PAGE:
Note: This article originally appeared on hpcwire.com, click here to read the original piece.
November 14, 2023
The performance of GigaIO’s SuperNODE™ was described in a previous HPCWire article. Accessing 32 GPUs or accelerators (from any vendor) over a shared PCI bus provides a unique method for application acceleration. Recently, the SuperNODE received a 2023 HPCwire Editors’ Choice Award for Best AI Product or Technology and made the Editors’ Top 5 New Products or Technologies to Watch list.
Most commercial motherboards allow four (and sometimes eight) GPU cards on the local PCIe bus. The GigaIO SuperNode takes this to a new level using their FabreX network; they can present 32 (and now 64) GPUs to the host processor. FabreX provides the ability to create composable systems that allocate PCIe devices across multiple servers.
GigaIO has shared recent benchmarks for the new 32 GPU SuperNODE and the just announced 64 GPU SuperDuperNODE. The system used for the benchmarks contained 32 or 64 AMD Instinct™ MI210 GPUs connected over GigaIO FabreX™to a 1U server with dual AMD EPYC™ Milan.
GigaIO’s SuperNODE system was tested with 32 AMD Instinct MI210 accelerators on a Supermicro 1U server powered by dual 3rd Gen AMD EPYC processors. The first set of benchmarks used Hashcat and Resnet 50.
- Hashcat: Workloads that utilize GPUs independently, such as Hashcat, should scale perfectly linearly to the 32 GPUs tested.
- Resnet 50: For workloads that utilize GPU Direct RDMA or peer-to-peer, such as Resnet50, the scale factor should be slightly reduced as the GPU count rises.
The results in Figures One and Two show the scalability of the 32 GPU SuperNODE. The results demonstrate significantly improved scalability for ResNet 50 compared to the legacy alternative of scaling the number of GPUs using multiple servers and MPI to communicate between individual nodes. Benchmarks indicate that when testing a multi-node MPI model, GPU scalability is reduced to 50 percent or less.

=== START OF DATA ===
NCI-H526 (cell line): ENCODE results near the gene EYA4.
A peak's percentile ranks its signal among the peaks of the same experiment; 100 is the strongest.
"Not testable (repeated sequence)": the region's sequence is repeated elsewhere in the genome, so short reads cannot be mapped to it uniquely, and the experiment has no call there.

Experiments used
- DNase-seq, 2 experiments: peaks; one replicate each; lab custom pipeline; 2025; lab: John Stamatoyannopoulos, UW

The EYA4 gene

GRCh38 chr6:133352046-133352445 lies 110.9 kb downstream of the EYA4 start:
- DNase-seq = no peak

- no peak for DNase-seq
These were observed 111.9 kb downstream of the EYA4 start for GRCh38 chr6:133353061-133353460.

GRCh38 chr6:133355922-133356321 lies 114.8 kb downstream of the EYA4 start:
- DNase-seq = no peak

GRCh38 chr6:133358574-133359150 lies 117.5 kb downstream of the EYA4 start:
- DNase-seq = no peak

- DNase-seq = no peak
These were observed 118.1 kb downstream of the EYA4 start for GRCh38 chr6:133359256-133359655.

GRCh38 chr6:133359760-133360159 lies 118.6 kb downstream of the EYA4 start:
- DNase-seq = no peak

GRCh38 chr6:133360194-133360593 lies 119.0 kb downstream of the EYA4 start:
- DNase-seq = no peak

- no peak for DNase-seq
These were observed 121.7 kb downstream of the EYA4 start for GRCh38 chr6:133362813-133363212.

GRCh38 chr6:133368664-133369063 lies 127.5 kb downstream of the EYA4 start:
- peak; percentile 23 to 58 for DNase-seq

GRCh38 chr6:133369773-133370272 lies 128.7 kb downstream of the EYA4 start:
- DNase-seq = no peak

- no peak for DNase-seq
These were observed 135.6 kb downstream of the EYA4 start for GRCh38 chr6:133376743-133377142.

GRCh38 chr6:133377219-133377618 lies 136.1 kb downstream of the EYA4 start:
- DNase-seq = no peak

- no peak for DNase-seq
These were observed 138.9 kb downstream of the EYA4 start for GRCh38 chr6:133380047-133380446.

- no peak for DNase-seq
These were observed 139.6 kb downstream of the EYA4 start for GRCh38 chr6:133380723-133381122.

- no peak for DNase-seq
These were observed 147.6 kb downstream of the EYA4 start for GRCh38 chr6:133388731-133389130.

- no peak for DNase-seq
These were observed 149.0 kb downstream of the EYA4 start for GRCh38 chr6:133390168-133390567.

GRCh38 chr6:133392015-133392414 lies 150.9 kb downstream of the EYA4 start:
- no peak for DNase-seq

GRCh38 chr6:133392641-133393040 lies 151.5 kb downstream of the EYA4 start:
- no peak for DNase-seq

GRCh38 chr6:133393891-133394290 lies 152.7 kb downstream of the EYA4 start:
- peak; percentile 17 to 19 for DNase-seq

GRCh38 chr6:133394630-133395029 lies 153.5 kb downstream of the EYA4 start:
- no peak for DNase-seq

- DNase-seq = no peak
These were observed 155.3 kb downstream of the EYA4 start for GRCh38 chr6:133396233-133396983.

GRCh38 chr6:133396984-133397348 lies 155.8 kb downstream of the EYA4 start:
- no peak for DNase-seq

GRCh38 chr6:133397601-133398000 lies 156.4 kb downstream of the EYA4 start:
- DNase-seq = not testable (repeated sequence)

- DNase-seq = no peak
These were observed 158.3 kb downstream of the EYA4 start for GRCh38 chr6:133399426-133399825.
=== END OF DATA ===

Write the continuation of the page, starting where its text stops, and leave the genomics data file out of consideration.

Double the GPUs
The scalability of the 32 GPU SuperNode demonstrated exceptional performance and scaling. The SuperDuperNode brings 64 GPUs to the single server. Many HPC users look to the Top500 benchmarks to measure system performance. Several HPC benchmarks were used to test the SuperDuperNODE performance.
- HPL-MxP – measures the mixed precision type of workload used in high-performance computing (HPC) and artificial intelligence (AI) workloads.
- HPL – solves a (random) dense linear system in double precision (64 bits) arithmetic (used for Top500 ranking)
- HPCG – solves a Conjugate Gradient problem and stresses various aspects of the system, particularly memory performance.
Results for HPC-MxP
As shown in Figure three, the results for the HPL-MxP benchmark showed excellent scaling for reduced precision computes bandwidth, achieving 99.7% of ideal theoretical scaling.
Results for HPL
Results for the Top500 HPL benchmark resulted in 95.2% of ideal theoretical scaling. For parallel systems, the inter-node networks directly affect scalability (a slower network results in poor scalability)
Results for HPCG
The HPCG benchmark showed 88% scaling, an excellent result for memory scaling.
These results demonstrate significantly improved scalability compared to the legacy alternative of scaling the number of GPUs using MPI to communicate between multiple nodes. For example, to apply 64 GPUs to an HPC problem, a user would need sixteen 4-GPU servers connected to a high-speed network. When running benchmarks in this configuration, the GPU scalability is often reduced by 50 percent or less. In other words, half of the GPU computing performance is unavailable to the application.
View source version on hpcwire.com: https://www.hpcwire.com/2023/11/14/beyond-the-box-scaling-gpus/